Vik Khanna is a St. Louis-based independent health consultant with extensive experience in managed care and wellness.  An iconoclast to the core, he is the author of the Khanna On Health Blog.  He is also the Wellness Editor-At-Large for THCB.

Vik and Al will be the first authors of THCB’s new e-publishing venture.  Their jointly authored book, Surviving Workplace Wellness: With Your Organs, Dignity, and Finances Intact, will be released in the late winter/early Spring 2014.  Vik’s solo e-book, Your Personal Affordable Care Act: How To Make Yourself Scarce In The Dysfunctional US Healthcare System will be simultaneously. Pre-orders are being taken now at this link, where you can also sign up to receive additional information.

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41 Comments on "PepsiCo’s Wellness Program Falls Flat"


Guest
Apr 9, 2014

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Guest
Jan 29, 2014

Hi Al,

It took me a minute but I finally remembered who said that Kate Baicker said that “no expenditure is too large to save even one life.”

It was your buddy Vik Khanna. See his post above.

Also, you still have not answered my question so I will ask it again.

Do you disagree with what you say she said that no expenditure is too large to save even one life?

Guest
Jan 28, 2014

People turn to comfort in food, alcohol, television and other outlets to avoid and/ or manage stressors on their life. If you don’t manage the mind, the rest is moot.

Part of this comes from engaging with people. People you like and people you don’t. Even in your family. Ever had a boss that sucked where happy hour gave you a bit of respite from the ongoing bullying?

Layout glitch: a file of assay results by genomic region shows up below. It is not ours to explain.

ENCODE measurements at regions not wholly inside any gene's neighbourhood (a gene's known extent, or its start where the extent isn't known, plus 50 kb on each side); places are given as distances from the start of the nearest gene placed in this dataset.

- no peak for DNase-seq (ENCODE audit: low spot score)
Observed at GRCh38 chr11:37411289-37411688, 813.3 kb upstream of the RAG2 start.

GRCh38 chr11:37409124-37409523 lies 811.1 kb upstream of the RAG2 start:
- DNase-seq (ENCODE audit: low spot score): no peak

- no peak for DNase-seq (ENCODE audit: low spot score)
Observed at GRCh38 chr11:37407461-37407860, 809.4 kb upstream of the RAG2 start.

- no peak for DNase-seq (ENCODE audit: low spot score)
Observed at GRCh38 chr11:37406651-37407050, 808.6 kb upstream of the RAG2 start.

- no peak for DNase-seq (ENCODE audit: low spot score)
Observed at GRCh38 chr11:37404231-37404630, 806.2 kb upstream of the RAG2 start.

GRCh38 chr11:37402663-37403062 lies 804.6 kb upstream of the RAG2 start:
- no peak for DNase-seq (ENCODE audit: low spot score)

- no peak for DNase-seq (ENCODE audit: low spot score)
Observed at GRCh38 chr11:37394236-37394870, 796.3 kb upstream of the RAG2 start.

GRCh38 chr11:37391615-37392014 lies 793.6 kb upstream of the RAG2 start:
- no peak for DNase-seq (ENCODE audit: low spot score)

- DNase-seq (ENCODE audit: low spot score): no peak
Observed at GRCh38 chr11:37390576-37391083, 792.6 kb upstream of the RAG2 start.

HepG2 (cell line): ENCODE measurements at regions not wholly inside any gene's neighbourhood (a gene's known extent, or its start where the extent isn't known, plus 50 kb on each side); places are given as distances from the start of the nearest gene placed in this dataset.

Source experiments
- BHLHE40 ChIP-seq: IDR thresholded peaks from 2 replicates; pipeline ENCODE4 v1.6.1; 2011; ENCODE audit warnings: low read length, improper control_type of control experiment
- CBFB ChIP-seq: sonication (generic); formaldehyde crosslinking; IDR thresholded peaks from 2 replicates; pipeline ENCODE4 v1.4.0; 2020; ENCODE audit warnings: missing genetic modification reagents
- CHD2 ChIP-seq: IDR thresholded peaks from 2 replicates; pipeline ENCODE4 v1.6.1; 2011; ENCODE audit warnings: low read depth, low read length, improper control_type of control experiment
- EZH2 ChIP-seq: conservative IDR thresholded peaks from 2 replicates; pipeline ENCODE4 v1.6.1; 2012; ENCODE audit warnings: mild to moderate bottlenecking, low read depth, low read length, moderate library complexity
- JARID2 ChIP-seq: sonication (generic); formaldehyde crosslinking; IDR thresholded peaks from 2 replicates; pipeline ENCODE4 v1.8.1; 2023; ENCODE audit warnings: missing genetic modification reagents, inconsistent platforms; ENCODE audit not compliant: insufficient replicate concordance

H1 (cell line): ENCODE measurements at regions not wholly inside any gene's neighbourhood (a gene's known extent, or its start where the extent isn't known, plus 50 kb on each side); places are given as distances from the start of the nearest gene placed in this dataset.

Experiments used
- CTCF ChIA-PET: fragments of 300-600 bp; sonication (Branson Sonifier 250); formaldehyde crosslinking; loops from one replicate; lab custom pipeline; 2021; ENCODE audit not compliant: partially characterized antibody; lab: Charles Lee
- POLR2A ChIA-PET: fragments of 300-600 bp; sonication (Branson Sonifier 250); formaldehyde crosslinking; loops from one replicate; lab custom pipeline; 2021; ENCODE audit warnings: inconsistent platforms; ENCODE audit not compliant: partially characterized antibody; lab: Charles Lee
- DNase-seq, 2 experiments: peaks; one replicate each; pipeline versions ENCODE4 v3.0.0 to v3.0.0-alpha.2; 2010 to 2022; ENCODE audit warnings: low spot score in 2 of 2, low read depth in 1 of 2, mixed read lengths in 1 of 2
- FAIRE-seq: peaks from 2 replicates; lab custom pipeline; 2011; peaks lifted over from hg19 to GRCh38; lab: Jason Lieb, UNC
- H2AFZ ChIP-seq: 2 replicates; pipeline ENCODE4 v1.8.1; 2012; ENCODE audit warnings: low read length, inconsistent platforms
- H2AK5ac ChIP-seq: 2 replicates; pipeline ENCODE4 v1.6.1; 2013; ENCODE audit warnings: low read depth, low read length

Understanding the way you are hard wired and what your triggers are for stress is the first step, then understanding where people are coming from is the next. We just piloted a new tech that accurately predicts how people will interact on a team. The results were not only stunning, but they also helped minimize stress which will potentially lead to an openness toward lifestyle change. (We are monitoring this now.)

Everybody wishes they were well. But everyone knows that means change. And we know how much everyone loves that!

Guest
Jan 28, 2014

Al,

I never claimed that Kate Baicker never said that “no expenditure is too large to save even one life.” I never asked her this if she believed it or not so I would not have commented on it.

I happen to think that life is valuable and I know that many wellness companies save lives each and every year. That is one of the most rewarding things that we do.

Maybe you can clarify your position on what you say Kate Baicker said. Do you disagree with what you say she said that no expenditure is too large to save even one life?

John

Guest
Jan 28, 2014

Al,

Haven’t you discredited yourself enough. Now you pretend that the author of the Rand PepsiCo study “specifically asked that you stop misrepresenting it.”? (I am sure you meant “you” to mean us.)

Not sure if you are trying to be funny or are just intentionally looking to annoy people but here is the actual conclusion from this article:

“What are the implications for employers?

We recommend that employers take three lessons from these findings. First, employers need to be clear about their goals for the wellness program. The RAND Wellness Program Study has shown that lifestyle management can reduce health risks such as smoking, obesity, and lack of physical activity. Our analysis of the Fortune 100 employer’s program also shows that lifestyle management can reduce absenteeism. Thus, if an employer wants to improve employee health or productivity, an evidence-based lifestyle management program can achieve this goal. But employers who are seeking a healthy ROI on their programs should target employees who already have chronic diseases.

Second, given the lack of financial return from the lifestyle component, employers need to pay attention to cost. Screening all employees for health risks and offering one-to-one counseling and coaching to those with such risks is expensive, but other interventions, such as offering healthy food choices and launching educational campaigns to use the stairs, are not.